John Curry MM

east yorkshire regimental badgeSergeant, 6195, 7th (Service) Battalion (previously 1st Battalion), East Yorkshire Regiment, killed in action, 4th September 1918, aged 38

Born at Luddington in August 1880, John was the son of Thomas and Mary Curry. His father was a bricklayer’s labourer from Luddington and his mother was from Oldham (Ireland in 1911 census). In the 1881 census, when John is just 9 months old, the family are living in Stalybridge, near Manchester.

His father died in the early 1880’s and his mother returned to Luddington where in 1886 she remarried to Thomas Tighe, a farm labourer from Mayo, Ireland. In 1911 John was living with his step family in Main Street, Luddington and like his step-father was a farm labourer.

According to his service number John had been a regular soldier in the East Yorkshire Regiment prior to the First World War. He had enlisted at Beverley, possibly as early as 1900 and would have served for a period of 7 years, following which he would have been transferred to the Army Reserve. Recalled to the regiment on the outbreak of war, John arrived in France on 2nd November 1914 as a reinforcement for the 1st East Yorkshire’s.

At some point in his service John was transferred to the 7th East Yorkshire’s, part of 50th Brigade in 17th (Northern) Division. In June 1918, John was one of fourteen men from the Brigade to be awarded the Military Medal for their part in a major raid on the German trenches on Hawthorn Ridge, west of Beaumont Hamel during the night of 8th-9th June 1918. A joint operation by 7th East Yorkshire’s and 6th Dorsetshire Regiment, they inflicted numerous casualties, captured 28 prisoners and 2 machine-guns (destroying a third) whilst only receiving light casualties themselves.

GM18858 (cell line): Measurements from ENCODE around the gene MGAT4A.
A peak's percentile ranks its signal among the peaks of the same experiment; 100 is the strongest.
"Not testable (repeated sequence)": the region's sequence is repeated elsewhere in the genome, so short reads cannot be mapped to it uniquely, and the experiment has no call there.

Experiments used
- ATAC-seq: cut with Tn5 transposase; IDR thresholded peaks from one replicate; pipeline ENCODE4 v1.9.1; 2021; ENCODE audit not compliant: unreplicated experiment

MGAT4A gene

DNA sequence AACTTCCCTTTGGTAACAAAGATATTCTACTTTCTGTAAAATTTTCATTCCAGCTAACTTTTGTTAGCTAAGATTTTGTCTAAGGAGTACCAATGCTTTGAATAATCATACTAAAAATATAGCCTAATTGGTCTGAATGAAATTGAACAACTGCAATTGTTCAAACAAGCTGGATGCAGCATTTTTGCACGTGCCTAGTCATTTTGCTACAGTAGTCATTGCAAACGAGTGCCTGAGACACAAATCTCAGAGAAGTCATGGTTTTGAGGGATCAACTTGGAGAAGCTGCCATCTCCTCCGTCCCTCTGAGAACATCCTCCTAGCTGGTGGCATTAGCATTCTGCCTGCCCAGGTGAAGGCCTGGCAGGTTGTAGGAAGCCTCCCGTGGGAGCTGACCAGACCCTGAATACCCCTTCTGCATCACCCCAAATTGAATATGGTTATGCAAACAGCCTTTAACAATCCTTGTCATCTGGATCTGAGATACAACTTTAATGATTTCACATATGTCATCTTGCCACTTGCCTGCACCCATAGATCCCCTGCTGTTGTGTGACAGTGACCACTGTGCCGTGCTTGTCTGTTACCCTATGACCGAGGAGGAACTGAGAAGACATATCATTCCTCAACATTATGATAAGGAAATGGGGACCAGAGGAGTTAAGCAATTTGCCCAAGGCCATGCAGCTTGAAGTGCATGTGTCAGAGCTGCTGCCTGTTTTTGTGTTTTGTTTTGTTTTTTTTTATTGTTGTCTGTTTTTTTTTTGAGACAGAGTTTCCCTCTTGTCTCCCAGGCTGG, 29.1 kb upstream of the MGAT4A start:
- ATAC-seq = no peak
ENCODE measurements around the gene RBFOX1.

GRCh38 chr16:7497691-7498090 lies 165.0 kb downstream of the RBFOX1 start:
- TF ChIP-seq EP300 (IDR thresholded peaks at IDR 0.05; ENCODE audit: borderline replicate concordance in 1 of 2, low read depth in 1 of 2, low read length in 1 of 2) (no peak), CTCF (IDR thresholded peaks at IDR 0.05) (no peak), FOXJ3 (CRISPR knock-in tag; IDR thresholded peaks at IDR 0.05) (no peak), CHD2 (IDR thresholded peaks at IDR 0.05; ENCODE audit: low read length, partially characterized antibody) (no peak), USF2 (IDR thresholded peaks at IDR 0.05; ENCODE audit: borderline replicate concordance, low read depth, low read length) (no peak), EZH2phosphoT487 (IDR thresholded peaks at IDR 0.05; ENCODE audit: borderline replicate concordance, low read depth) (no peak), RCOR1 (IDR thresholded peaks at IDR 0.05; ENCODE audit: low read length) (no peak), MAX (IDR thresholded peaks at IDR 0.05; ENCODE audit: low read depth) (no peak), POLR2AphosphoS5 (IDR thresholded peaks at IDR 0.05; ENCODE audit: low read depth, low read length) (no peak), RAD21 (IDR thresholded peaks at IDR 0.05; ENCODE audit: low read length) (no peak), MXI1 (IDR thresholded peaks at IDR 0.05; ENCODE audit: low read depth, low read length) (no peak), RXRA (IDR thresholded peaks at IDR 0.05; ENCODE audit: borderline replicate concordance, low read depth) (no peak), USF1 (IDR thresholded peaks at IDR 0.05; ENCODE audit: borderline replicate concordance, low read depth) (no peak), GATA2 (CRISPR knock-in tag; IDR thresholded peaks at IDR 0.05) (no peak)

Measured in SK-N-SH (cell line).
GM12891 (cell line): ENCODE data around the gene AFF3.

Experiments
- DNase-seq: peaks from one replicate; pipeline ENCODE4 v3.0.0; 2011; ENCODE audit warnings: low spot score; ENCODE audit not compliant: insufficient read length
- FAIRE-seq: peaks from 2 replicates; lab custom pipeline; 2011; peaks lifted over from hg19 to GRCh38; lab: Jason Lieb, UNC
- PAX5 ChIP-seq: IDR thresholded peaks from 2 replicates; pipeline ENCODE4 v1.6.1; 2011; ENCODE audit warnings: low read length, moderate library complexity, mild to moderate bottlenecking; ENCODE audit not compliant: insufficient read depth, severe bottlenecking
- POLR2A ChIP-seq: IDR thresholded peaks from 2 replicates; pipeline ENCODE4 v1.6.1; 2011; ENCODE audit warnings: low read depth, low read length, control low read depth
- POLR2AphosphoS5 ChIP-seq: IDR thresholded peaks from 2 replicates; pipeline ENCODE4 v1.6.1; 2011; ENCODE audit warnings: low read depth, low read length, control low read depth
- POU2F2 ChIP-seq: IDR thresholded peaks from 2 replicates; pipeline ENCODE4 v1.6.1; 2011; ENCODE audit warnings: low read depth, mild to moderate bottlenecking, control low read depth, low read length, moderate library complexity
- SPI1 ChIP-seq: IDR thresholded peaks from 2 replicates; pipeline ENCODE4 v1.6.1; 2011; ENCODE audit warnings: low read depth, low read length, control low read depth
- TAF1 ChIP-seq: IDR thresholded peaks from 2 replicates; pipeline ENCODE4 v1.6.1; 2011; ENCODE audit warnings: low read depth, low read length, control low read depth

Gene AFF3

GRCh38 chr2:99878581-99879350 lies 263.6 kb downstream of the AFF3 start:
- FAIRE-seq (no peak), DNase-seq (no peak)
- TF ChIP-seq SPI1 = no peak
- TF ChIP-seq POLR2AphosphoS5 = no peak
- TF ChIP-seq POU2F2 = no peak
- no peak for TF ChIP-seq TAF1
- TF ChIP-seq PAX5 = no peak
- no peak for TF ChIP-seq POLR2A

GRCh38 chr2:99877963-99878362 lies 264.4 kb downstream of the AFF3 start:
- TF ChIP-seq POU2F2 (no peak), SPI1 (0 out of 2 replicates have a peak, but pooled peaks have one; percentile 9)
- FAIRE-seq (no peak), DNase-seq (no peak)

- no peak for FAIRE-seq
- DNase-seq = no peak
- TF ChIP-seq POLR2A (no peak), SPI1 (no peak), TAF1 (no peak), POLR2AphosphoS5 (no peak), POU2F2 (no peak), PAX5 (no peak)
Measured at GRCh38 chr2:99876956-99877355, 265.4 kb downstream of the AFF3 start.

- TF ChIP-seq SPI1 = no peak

John was presented with his medal by the Brigade Commander, Brigadier-General Gwyn Thomas at a special ceremony on a parade ground near Rubempre on 25th June 1918. After the ceremony he (and the other men) went for a bath. Notice of the awards appeared in the London Gazette on 18th October 1918.

In September 1918 the 7th East Yorkshire’s were still on the Somme. On 2nd September they had help to clear the village of Le Transloy and had moved on to Rocquigny. On 4th September John Curry was one of a party of men attempting to force a crossing of the Canal du Nord, north east of Rocquigny when he lost his life. He is buried in Lebucquiere Communal Cemetery Extension.